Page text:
Fashion Boutique v. Fendi USA The case of improper evidence supporting plaintiff’s claims and their subsequent appeal of District Court’s decision
Overview of previous case • In October 1996, Fashion Boutique brought a case against Fendi USA Inc. and Fendi Stores Inc. on the premise that the fall in their sales and the subsequent closing of its retail operations was the result of Fendi’s misrepresentation of the quality and authenticity of the products sold at Fashion Boutique. • Fashion Boutique claims violation of Lanham Act 15 which prohibits misrepresentation of another person's goods or services in “commercial advertising or promotion,” and violation of New York law on product disparagement and slander.
Overview of previous case ctd. • Fashion Boutique’s claims were based on “rumors” and on statements from the undercover investigators it hired to pose as shoppers. However in the “evidence” provided by Fashion Boutique, none of the interactions by the Fendi employees did initiate the conversations about Fashion Boutique. • Fendi USA moved for summary judgment on the Lanham Act claim. This was granted by the District Court.
Current Case overview • The current case concerns the appeals made by Fashion Boutique against the District Court on what they believe were errors on the side of the court, these were: • Granting the defendant’s motion for partial summary judgment based on plaintiff’s Lanham Act claim • Abusing its discretion in excluding the plaintiff’s expert testimony on the value of business lost • Instructing the jury that damages on slander were limited to the reputation injury in the minds of the three customers
The Arguments Fendi • Claims that Fashion Boutique’s argument does not fall under Lanham Act claim of misrepresentation in “commercial advertising or promotion” Fashion Boutique • Claims that their proof of disparaging comments by defendant and rumors of selling fake and inferior merchandise, falls under “commercial advertising or promotion” • The court improperly limited the damages to be recovered for slander and general damages • The exclusion of expert testimony was crucial as his value estimate is essential in calculating damages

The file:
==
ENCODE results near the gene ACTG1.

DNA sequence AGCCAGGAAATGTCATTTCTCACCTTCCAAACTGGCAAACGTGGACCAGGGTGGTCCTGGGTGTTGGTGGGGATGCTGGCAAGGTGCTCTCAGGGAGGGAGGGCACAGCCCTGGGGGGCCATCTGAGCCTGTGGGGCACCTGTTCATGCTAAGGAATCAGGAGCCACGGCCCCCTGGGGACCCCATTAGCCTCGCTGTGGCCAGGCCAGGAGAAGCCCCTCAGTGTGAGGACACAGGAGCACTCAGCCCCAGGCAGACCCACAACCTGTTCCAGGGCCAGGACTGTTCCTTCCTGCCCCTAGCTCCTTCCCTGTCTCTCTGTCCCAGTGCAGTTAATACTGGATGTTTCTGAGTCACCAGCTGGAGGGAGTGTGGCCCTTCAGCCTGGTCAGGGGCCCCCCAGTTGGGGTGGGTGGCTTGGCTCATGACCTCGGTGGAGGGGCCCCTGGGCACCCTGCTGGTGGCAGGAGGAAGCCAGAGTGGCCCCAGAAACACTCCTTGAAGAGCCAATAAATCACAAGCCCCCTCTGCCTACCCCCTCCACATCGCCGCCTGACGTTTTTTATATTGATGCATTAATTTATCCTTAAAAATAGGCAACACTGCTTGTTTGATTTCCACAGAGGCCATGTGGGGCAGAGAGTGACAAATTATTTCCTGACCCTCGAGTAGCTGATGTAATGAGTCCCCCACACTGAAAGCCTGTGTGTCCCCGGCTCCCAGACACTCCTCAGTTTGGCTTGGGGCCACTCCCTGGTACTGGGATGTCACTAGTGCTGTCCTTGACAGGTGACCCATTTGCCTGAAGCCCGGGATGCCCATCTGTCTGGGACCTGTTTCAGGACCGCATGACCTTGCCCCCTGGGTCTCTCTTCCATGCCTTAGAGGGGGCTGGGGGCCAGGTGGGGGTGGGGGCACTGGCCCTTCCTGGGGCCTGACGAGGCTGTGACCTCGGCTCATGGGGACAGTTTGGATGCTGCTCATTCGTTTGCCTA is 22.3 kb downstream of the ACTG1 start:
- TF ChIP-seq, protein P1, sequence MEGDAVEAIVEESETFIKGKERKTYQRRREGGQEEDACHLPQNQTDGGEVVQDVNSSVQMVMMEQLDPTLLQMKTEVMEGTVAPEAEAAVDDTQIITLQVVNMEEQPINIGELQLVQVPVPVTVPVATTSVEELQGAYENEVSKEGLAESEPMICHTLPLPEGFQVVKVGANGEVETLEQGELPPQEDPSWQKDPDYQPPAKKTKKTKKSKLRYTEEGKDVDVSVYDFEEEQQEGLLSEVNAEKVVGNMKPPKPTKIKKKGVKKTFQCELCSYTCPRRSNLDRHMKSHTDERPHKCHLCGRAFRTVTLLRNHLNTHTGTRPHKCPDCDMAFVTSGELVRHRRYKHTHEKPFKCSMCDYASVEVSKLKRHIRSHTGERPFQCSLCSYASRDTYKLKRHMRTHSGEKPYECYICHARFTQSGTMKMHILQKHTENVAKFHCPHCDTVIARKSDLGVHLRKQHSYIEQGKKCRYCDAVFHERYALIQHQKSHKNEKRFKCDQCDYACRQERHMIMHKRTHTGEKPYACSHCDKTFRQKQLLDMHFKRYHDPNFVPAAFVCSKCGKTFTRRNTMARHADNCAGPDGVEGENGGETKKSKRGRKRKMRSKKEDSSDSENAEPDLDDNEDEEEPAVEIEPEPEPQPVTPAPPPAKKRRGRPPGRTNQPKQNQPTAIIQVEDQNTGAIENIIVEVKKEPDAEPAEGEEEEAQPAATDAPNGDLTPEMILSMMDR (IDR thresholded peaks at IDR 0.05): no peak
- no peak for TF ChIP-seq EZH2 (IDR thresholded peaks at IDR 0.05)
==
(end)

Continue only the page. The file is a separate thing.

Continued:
Central Dispute • In this case, the main issue at hand is the definition of “commercial advertising and promotion”. What is the definition of commercial advertising and promotion, and exactly what can be classified as commercial advertising and promotion?
Case Overview • On the four part test set forth in the Gordon & Breach I, the court adopted the elements that the alleged representation made by Fendi, according to Fashion Boutique, was a commercial speech, for the purpose of influencing customers to buy defendant’s good/services and that the representations must be disseminated sufficiently to the relevant purchasing public. The Court of Appeals subsequently decided that the District Court had not abused its discretion in excluding the evidence of rumors. Thus, Fashion boutique failed to put forth sufficient evidence.
Case Overview ctd. • Based on unproven policy, the assumption made by the expert that a campaign of disparagement caused the sales of Fashion Boutique to decline, was denied. • Furthermore, Fashion Boutique only had proof that one customer heard defamatory statements from Fendi’s sales person. Hence the falling sales cannot be attributed to one testimony. • As a result, the Court agrees with the District Court that no causal relationship can be proved.
Case Overview ctd. • Assessing the court’s restriction on general damages for slander to the plaintiff’s business reputation in the mind of the person to whom the slanderous statement was made, the Court of Appeals decided to once again, agree with the District court. • The damages rewarded to the plaintiff were restricted as each slanderous statement was made only to an individual customer at Fendi and the degree of circulation of statements, made by Fendi, was not proven and hence had to be speculated by the jury.
The Court of Appeals fully agrees with the previous decisions made by the District Court of southern New York. Conclusion
Source: Justia Law USA About IPR Plaza IPR Plaza is a web-based platform that bridges the gap between IP law, accounting, tax, transfer pricing and valuation by providing general and profession-specific information on intangibles, as well as, quantifiable valuation models. IPR Plaza is empowered by different leading IP advisory firms. IPR Plaza is headquartered in the Netherlands with representation in other major countries.